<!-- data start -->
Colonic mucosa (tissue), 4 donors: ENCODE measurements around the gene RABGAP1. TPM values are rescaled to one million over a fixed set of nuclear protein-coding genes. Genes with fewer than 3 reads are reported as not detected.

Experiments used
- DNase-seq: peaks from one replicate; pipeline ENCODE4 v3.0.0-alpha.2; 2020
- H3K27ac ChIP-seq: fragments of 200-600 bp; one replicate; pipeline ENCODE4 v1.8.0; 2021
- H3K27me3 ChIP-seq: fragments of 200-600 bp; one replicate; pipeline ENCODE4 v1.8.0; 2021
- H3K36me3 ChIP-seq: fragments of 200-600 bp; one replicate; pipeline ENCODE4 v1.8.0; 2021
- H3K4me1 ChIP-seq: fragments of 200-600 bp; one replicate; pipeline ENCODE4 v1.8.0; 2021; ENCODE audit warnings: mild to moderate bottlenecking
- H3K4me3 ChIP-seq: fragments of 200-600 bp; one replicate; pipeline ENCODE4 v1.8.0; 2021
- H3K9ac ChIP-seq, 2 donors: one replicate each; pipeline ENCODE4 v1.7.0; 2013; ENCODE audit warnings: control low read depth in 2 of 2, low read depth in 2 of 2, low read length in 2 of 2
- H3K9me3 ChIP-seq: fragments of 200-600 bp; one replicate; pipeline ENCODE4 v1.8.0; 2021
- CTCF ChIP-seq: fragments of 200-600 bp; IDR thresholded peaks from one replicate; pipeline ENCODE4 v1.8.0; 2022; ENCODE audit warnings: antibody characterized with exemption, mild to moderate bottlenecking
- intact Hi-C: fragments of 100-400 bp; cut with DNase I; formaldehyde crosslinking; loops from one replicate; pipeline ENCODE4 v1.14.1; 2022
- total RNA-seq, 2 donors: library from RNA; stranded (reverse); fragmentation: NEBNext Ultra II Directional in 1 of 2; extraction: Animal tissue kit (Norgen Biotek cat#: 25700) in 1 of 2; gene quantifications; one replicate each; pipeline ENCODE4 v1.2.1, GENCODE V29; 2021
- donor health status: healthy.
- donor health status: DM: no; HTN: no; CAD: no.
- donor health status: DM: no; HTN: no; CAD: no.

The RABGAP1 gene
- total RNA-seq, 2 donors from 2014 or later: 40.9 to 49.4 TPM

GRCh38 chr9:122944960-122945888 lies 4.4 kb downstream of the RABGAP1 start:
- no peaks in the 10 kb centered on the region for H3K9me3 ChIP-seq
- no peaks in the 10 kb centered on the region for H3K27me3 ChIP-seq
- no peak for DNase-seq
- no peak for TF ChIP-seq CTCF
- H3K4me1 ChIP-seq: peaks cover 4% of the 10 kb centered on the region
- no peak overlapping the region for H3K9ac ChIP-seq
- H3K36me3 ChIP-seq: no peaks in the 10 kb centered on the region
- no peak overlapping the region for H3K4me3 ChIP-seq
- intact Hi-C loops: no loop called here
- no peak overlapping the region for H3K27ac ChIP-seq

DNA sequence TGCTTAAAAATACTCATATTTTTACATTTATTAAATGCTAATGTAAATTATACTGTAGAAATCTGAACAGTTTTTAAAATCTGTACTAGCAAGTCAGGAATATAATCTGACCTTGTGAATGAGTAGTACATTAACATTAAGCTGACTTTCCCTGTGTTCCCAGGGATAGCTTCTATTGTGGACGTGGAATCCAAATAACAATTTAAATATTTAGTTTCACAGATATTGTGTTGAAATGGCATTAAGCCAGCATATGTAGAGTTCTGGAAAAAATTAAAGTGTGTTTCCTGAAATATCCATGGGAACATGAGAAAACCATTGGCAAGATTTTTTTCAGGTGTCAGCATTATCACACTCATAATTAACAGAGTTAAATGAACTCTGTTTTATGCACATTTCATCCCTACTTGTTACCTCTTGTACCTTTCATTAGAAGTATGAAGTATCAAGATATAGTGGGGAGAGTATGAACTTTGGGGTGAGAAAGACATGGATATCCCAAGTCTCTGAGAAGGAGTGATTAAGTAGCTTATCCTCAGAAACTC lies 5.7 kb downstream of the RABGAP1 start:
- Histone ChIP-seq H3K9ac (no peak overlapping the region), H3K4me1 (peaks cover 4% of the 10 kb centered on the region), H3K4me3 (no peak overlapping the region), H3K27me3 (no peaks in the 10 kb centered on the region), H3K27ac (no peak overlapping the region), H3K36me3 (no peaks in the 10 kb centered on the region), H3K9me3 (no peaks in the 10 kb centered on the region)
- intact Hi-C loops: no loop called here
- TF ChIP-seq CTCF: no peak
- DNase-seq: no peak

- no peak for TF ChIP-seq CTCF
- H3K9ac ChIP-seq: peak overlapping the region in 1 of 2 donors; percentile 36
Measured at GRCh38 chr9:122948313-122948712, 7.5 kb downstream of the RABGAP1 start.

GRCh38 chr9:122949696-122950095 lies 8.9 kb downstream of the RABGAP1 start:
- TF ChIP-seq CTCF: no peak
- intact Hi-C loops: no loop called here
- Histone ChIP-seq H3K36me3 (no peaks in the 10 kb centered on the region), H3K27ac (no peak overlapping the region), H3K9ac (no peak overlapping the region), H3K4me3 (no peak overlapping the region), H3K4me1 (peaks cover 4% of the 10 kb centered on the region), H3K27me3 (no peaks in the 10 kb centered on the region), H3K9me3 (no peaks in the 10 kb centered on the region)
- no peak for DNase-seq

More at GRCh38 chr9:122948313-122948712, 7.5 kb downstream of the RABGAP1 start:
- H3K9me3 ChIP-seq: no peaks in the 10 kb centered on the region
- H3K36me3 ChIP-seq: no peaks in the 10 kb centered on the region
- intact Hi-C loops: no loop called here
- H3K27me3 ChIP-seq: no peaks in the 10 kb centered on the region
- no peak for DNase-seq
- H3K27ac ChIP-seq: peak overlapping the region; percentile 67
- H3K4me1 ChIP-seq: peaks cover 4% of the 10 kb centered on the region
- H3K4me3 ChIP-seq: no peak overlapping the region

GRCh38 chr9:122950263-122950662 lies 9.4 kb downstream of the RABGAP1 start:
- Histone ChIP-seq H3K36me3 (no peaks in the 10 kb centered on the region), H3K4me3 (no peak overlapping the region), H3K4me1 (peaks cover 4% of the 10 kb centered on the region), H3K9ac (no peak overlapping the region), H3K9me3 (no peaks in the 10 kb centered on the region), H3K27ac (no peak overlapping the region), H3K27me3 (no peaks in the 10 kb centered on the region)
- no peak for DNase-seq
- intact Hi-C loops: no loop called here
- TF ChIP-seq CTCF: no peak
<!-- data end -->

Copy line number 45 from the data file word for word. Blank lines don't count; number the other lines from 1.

- H3K36me3 ChIP-seq: no peaks in the 10 kb centered on the region